Rob Johnson and J.P. Losman had cannon arms, too. They were good athletes who could run. But like Manuel, they had trouble reading defenses and making accurate throws under pressure. It's the hardest position in sports. You never know how a raw rookie is going to perform against real NFL defenses.
I'm not saying Allen (who stands 6-5) will be another Manuel. They say Allen has a mind for the job, that he's good on the white board. But fans need to be patient. It takes a lot more than a big arm and an enthusiastic manner to succeed as an NFL quarterback.
Sean McDermott knows that. The coach is already downplaying Allen's arm. He wouldn't compare it to other great ones he's seen over the years.
"Josh has a strong arm, I think we all know that," McDermott said. "So within that, there’s other areas that are just as important, and that’s where we have a lot of work to do. The great part about Josh is he's embraced that growth mindset of getting better every day and that’s what we’re looking forward to in the future."
There's no point in rushing him onto the field in the regular season, just because he's the future franchise guy. Bills-watchers are all over the place as to when he might start. Some say mid-October; others Week 5; some people feel he could win the job in camp, others think he'll sit all year.
I'm told it'll be a bad sign if he can't beat out AJ McCarron in camp. People should show more respect for veteran NFL backups. Look at what Nick Foles, Case Keenum and Josh McCown did last season. If McCarron is more suited to play in September, it won't mean Allen is a bust. It'll confirm that he's not ready.
There's been a predictable rush to rationalize Allen's accuracy issues at Wyoming. The concerns are real. Brian Daboll, the new offensive coordinator, was animated and hands-on with Allen in the first practice. Daboll likes much of what he sees, but he also realizes that his prize pupil needs a lot of polish.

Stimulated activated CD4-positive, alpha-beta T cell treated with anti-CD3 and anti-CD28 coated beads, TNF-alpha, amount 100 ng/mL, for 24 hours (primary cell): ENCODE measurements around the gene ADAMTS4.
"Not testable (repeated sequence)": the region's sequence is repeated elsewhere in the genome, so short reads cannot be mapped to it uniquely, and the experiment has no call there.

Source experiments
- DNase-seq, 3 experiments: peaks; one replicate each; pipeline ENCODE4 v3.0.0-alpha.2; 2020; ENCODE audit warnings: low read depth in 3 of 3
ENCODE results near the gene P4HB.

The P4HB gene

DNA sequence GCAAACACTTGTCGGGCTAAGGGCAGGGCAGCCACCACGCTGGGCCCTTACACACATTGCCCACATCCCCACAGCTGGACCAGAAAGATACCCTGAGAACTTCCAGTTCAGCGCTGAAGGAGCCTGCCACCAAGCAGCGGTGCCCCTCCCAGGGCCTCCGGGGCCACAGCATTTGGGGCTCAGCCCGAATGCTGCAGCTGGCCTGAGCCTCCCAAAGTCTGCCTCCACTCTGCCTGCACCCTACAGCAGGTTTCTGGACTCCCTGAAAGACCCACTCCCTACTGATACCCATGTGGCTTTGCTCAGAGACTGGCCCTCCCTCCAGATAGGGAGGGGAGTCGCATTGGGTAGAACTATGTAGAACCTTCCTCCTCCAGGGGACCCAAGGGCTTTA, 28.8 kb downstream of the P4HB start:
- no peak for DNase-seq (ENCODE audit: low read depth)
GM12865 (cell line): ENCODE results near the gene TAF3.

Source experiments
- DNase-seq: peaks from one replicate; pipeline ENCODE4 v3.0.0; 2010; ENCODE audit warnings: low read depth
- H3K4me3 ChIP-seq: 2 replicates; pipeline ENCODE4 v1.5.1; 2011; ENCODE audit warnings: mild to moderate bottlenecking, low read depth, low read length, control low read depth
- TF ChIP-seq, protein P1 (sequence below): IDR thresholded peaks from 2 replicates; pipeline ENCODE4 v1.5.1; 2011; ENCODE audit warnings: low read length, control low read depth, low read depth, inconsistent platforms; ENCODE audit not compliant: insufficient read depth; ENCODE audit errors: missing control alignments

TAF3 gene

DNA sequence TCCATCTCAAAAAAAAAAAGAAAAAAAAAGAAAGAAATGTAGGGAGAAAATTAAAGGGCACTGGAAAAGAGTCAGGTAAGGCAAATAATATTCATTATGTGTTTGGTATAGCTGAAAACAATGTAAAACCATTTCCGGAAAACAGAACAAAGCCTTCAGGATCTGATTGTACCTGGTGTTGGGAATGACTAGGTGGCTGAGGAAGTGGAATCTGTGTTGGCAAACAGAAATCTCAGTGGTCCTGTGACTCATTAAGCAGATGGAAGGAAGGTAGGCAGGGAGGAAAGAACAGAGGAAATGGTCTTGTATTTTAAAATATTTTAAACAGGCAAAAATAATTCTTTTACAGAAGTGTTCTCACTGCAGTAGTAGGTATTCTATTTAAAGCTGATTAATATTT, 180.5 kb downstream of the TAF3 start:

OK, it's one practice. But if you're going to stand and watch, you might as well have an opinion. Allen seemed true to the scouting reports. Great arm, engaging kid and promising leader. But also raw and a tad inaccurate with his passes.
Allen missed some simple throws. Several of his shorter passes were high, especially when he threw to his right. It reminded me of Drew Bledsoe, who lacked the Kelly touch on short tosses to the flat. Allen also got a little too much air under a couple of his deep throws, which was a criticism in college.
During team drills, Allen completed 10 of 12 passes. You can't put too much stock in such things. Hope reigns in spring and peaks in summer. It's the fall that matters. Allen's arm has the wow factor. We already knew that. So did every presumed franchise savior since Kelly.
Kelly watched Allen from the sidelines and it reminded him of the way he threw. He's high on the kid. Of course, five years ago he said EJ Manuel had it all, including a strong arm and the intangibles to succeed in Buffalo.
My advice: Be patient and don't expect the world from Allen from the start. Hope springs eternal, but as history tells us, you just never know.